First let me say, I love you – unconditionally — more than you’ll ever know. We have our own unique history and are forever bound together by the miracle of life. We are all alike and at the same time, quite different in many ways.
I unfriended you all on Facebook for one simple reason: I didn’t like seeing some of the posts you made that I found false, hurtful and unfeeling. I’m not saying you had any intention for that to happen — but it has, repeatedly, especially over the past three months.
We can still view each other’s pages—I did not block you – but I now feel freer to post my thoughts and opinions and you can do the same. If I choose to view your page, it will be a risk I’ll take but I promise I won’t comment on it. I unfriended the kids as well, not that we communicate that often—but out of respect for you as parents and any concerns you might have that I am too controversial or influential.
I have never suggested that you not share your feelings or beliefs—even if they hurt me deeply. I have tried to get you to understand, to verify, and to support (through sources and links) any of your stated ‘facts’ that I have questioned. Instead of defending your comments, you’ve chosen to ignore or delete mine—completely invalidating my concerns.
I’m sorry if I embarrass you—and I only say that because Dad told me in an email recently, that I was “too gay” – I believe intending to mean that he thought I was too publicly open about it.
I cannot help who I am. I know you can’t fully believe that because you think that God would ‘change’ me if I let him, or at the very least, I should abstain from any semblance of what, for me, is a normal life. I tried that. I hated myself for years because I wasn’t what I was taught God wanted or what you wanted me to be.
For nearly half my life, I lived in a hell on earth trying to be different. I stopped and won’t do it anymore. I am a proud, happy, gay man. The only two things that make us different are that I don’t have children and I share my life with another man—who has loved me unconditionally for over 19 years. (Yes, I know I’m a handful!)
You’ve accused me of being completely blinded by ‘the Obama agenda’ and think that is why I have been upset with all of you. You’ve also accused me of smearing the family name because I have spoken out against what I see as hateful talk. I have been upset because you say you accept me, then vote for a man and a political agenda that will do anything to make sure that I am nothing more than a second-class citizen and not afforded the same rights as you. I don’t want special rights — just equal rights.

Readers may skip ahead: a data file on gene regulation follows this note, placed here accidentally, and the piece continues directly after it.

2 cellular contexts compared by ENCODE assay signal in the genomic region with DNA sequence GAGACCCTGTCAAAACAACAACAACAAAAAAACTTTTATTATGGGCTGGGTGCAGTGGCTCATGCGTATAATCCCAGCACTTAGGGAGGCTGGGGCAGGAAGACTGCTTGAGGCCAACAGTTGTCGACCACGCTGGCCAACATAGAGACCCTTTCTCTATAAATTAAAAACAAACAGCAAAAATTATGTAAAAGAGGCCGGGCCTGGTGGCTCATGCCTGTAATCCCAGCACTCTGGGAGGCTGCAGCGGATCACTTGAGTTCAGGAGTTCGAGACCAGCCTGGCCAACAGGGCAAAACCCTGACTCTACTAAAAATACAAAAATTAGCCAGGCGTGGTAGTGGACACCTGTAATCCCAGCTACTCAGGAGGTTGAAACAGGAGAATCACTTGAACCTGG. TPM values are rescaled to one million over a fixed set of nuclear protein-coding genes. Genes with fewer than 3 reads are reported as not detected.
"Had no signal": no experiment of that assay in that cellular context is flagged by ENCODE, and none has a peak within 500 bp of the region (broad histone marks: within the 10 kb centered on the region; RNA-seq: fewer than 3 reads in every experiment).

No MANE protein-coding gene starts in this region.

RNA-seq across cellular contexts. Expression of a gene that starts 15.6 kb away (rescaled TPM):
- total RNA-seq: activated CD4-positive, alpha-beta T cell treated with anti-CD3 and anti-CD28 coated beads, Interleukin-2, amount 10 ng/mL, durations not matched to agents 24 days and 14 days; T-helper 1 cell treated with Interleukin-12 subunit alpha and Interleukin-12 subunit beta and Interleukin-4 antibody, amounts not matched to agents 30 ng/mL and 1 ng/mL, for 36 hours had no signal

Actions speak louder than words. You have publicly posted and declared your support for businesses and political candidates that oppose my civil rights. I realize there is more to your decisions and probably little has anything to do with human rights issues. When your posts have offended me, I have tried to open up a dialogue with limited success. I hear your words to me personally… but your actions speak differently.
Why is this so important to me? You brought me up to believe in unconditional love. Doesn’t that also mean you would want to support my equality? This goes beyond me personally—when as many as 1 in 3 LGBT youth attempt suicide and many bullied youth take their own lives as well. The message of love and acceptance couldn’t be more important today. These are young lives that I would think as Christians, you would want to save. Ignoring it, or voting against it, doesn’t make it go away.
I turn 50 next month — maybe that’s why I feel the need to speak out now. Maybe it’s time to communicate after nearly 30 years of silence on the subject. Or, maybe it’s just the right thing to do.
I just ask that you look in your hearts, find the compassion you profess and share that love with others, as you brought me up to believe was right.
I love you,
PS– I am posting this publicly, not to embarrass you– but in hopes that it might help someone else going through the same experiences.
I want to take this moment to tell you how much I admire you and value your friendship.
When you were involved in the local theatre community, you were a visionary leader, a creative force, a supporter of young and old, a mover and a shaker. I imagine you now function in much the same way in your school environment. Those are some fortunate students.
You and Michael have take a property and transformed it into a jewel on Elgin’s east side. On a national scale you find the time to educate yourself about candidates and issues and share that information with the rest of us. You are a credit to your community.
I know you to be kind, generous and thoughtful with me as well as others in your vast circle of friends. I only wish we were able to spend more time together.
Thank you for being a part of my life, and for leading an exemplary life to which I and others can aspire. I’m sorry to know you are finding your way through this troubling time. Please don’t forget that this world holds much love for you.
I was reading your Christmas entry and found this posting. Wow. Inspiring to say the least. You are an amazing person. And I celebrate you claiming your voice and standing up for yourself and others as we seek our equal rights.
You are changing the world by affecting the person you can…yourself. In doing so you are inspiring so many. If everyone focused on learning to love and accept themselves there would be no hatred in this world. It starts with each us. It seems to me you are living Gahndi’s words “be the change you want to see in the world.” Thank you for sharing your journey and for inspiring me. Merry Christmas to you and Michael!